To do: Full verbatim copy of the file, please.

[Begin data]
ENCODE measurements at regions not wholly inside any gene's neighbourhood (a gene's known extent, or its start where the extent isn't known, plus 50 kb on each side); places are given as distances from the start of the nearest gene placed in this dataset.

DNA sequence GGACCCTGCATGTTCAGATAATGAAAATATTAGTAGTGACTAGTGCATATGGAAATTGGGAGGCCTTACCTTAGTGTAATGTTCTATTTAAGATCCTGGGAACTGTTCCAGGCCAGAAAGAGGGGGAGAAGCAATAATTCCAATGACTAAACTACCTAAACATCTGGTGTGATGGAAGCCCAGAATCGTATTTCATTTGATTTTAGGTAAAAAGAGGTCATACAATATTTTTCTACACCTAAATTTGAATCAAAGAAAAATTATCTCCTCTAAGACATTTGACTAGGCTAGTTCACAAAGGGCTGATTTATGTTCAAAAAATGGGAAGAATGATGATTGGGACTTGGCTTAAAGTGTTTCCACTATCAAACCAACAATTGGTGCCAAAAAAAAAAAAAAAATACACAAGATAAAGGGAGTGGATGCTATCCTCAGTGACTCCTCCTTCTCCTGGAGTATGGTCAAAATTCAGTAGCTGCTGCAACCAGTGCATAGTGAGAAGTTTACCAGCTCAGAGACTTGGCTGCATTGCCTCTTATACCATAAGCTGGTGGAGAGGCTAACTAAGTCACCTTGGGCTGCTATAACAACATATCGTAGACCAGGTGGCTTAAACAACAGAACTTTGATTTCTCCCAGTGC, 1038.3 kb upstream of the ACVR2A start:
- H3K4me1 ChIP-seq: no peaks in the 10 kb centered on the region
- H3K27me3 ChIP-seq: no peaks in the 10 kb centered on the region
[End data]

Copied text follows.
ENCODE measurements at regions not wholly inside any gene's neighbourhood (a gene's known extent, or its start where the extent isn't known, plus 50 kb on each side); places are given as distances from the start of the nearest gene placed in this dataset.

DNA sequence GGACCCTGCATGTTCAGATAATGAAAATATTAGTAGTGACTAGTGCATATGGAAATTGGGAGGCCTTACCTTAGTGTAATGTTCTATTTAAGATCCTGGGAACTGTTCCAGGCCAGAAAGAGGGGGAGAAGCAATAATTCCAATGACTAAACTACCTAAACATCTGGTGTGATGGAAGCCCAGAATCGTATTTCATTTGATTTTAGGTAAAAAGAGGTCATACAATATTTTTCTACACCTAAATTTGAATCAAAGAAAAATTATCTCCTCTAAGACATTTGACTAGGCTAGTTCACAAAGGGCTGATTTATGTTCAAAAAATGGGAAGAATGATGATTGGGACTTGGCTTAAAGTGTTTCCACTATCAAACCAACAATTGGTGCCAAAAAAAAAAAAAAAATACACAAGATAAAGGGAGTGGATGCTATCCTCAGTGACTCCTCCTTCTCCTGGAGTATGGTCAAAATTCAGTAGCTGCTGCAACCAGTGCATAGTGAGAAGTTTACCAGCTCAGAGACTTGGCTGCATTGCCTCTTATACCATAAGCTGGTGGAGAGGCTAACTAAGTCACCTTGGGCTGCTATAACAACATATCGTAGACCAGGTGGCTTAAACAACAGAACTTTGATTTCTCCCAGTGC, 1038.3 kb upstream of the ACVR2A start:
- H3K4me1 ChIP-seq: no peaks in the 10 kb centered on the region
- H3K27me3 ChIP-seq: no peaks in the 10 kb centered on the region